….Whether you’re dropping in on a rustic tavern for a quick bite or indulging in a five-course meal at one of the pricier establishments, you’ll likely be offered a selection of oils, with bread for dipping, upon your arrival. In March, Flos Olei, the specialist guide to the world’s finest extra-virgin olive oils, crowned Istria the best olive region in the world. More than 500 olive growers from 59 countries featured on this year’s list, and more than 50 were based in Istria. Wherever I go, groups of diners seem to give a cursory glance to the restaurant’s wine list before proceeding to spend an inordinate amount of time mulling over the olive oil menu to choose the perfect pairing for their meal.
Tucked away in the small town of Vodnjan, 10km from Pula, is Brist Oil, a sleek and stylish store, where visitors can stock up on the oils produced by the family-run business. I meet Paul O’Grady (not that one), an Irish expat, and his Istrian wife, Lena. The couple look after the day-to-day of the business and offer tours of their six-hectare grove, home to 1,600 trees, which can each produce up to five litres of oil.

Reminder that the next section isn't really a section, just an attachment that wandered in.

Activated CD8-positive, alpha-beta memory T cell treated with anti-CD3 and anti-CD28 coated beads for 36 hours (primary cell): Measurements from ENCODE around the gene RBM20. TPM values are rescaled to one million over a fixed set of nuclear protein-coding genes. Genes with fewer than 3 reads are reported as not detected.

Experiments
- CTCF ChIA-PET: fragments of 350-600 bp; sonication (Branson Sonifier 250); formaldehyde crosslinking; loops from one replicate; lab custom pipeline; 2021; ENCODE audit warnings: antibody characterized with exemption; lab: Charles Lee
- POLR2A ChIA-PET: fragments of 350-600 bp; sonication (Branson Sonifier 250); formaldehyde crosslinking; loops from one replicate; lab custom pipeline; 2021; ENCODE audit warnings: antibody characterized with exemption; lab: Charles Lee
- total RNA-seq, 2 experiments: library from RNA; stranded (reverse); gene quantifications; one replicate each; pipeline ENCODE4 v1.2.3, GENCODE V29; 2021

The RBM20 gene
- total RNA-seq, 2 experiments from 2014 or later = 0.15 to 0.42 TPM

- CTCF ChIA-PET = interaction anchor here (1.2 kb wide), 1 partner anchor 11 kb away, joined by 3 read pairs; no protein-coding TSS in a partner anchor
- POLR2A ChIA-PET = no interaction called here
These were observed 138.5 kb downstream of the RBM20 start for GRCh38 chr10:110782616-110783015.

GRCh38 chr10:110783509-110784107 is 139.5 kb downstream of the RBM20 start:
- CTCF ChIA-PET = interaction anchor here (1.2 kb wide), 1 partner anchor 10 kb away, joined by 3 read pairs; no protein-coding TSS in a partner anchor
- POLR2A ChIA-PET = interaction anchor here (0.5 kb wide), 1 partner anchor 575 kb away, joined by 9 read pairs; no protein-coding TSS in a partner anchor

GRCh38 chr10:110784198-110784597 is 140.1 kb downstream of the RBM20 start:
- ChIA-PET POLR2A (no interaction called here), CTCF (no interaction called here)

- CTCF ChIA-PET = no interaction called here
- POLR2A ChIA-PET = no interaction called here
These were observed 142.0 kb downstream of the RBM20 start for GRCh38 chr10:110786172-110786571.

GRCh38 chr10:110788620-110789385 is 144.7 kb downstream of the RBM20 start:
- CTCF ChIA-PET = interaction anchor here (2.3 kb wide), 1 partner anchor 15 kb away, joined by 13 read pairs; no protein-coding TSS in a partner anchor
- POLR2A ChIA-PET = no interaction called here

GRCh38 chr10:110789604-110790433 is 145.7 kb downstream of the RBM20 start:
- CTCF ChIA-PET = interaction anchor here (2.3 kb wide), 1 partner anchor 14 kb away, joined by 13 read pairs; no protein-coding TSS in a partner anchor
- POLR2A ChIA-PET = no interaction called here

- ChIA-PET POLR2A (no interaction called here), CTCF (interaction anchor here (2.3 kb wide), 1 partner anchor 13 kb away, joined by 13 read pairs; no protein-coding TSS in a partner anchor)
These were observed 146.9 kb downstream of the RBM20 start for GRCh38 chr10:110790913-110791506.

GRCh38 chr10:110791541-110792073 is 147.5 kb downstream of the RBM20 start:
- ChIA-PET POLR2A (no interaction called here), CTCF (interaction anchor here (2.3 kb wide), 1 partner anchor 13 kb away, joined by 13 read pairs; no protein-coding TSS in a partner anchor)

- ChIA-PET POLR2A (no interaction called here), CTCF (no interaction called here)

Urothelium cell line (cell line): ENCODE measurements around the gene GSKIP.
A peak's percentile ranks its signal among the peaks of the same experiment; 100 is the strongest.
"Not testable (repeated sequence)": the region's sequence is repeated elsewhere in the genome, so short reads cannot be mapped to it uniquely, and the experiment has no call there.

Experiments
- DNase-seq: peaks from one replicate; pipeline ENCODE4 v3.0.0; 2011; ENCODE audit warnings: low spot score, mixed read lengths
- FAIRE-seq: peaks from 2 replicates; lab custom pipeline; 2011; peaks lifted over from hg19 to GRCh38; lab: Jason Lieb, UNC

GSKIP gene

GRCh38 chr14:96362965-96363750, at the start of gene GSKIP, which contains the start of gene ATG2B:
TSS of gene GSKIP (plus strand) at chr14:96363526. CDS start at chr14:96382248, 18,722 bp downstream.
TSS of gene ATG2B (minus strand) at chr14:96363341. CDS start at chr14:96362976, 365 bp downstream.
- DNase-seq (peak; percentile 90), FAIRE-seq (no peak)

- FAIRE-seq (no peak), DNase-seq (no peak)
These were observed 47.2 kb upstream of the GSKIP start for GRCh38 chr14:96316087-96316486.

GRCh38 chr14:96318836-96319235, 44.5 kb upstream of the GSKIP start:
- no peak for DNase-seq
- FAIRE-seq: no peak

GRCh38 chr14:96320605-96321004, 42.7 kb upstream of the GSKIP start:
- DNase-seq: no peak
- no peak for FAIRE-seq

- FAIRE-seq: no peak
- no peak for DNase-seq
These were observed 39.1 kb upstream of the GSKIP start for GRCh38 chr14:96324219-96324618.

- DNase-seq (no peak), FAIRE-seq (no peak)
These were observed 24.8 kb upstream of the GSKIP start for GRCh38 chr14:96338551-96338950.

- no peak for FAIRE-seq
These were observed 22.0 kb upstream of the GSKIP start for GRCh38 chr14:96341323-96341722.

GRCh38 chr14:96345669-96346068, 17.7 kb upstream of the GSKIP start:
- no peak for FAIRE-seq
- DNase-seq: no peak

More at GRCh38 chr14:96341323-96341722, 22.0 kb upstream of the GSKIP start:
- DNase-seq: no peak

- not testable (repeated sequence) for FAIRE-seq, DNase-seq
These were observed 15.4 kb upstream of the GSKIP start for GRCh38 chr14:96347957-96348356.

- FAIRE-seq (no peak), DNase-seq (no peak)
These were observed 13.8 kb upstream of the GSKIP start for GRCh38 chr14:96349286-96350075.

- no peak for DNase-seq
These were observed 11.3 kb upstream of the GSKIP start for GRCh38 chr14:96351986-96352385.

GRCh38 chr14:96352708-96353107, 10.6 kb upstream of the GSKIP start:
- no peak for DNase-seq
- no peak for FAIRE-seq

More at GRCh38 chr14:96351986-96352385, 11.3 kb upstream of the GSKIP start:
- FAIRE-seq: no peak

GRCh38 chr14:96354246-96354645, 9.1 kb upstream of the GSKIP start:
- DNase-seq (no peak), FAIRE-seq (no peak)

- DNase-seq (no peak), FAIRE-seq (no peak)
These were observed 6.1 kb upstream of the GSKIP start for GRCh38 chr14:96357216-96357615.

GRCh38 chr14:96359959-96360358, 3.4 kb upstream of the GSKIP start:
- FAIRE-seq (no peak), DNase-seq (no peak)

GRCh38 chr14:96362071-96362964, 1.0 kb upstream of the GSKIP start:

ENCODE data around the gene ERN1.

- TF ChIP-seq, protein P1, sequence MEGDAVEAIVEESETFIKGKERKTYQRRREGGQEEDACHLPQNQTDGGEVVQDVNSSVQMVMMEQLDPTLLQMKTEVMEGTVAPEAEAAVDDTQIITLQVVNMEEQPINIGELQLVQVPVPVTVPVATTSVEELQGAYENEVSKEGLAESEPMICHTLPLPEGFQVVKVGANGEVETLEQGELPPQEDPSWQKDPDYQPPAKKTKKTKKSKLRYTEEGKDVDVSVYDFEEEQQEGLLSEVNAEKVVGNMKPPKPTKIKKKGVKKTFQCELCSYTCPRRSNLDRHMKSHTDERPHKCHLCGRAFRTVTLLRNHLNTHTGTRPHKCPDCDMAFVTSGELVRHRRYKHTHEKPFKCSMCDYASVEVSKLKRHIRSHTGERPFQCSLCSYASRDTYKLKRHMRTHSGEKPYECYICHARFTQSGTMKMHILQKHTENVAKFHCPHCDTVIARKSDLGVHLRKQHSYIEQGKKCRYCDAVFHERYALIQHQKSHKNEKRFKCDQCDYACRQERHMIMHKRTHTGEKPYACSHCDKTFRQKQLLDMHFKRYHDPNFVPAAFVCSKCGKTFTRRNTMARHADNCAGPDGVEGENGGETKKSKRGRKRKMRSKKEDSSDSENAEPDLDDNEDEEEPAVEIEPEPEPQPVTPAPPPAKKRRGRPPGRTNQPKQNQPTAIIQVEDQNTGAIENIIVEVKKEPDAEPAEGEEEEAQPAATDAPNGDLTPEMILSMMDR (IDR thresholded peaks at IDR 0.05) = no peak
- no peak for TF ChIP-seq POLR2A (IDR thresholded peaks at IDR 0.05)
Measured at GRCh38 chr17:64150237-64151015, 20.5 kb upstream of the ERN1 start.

The family relies on the “intuition” of Nona Ana, Lena’s 96-year-old grandmother, to select the best trees every season. A team of 40 pickers, mainly women, plucks the olives from the 100-year-old trees and races to get them to the local mill within 40 minutes. This summer Brist will introduce a night-time tour, including a gourmet sunset picnic.
Previously a highly paid architect in Ireland, O’Grady has lived in Croatia for 13 years, including six in Istria. “It’s a beautiful, magical place,” he tells me proudly. “When I’m driving through the vineyards and olive groves, I feel like I’m expecting a Roman legion to march across the road. The place is timeless.”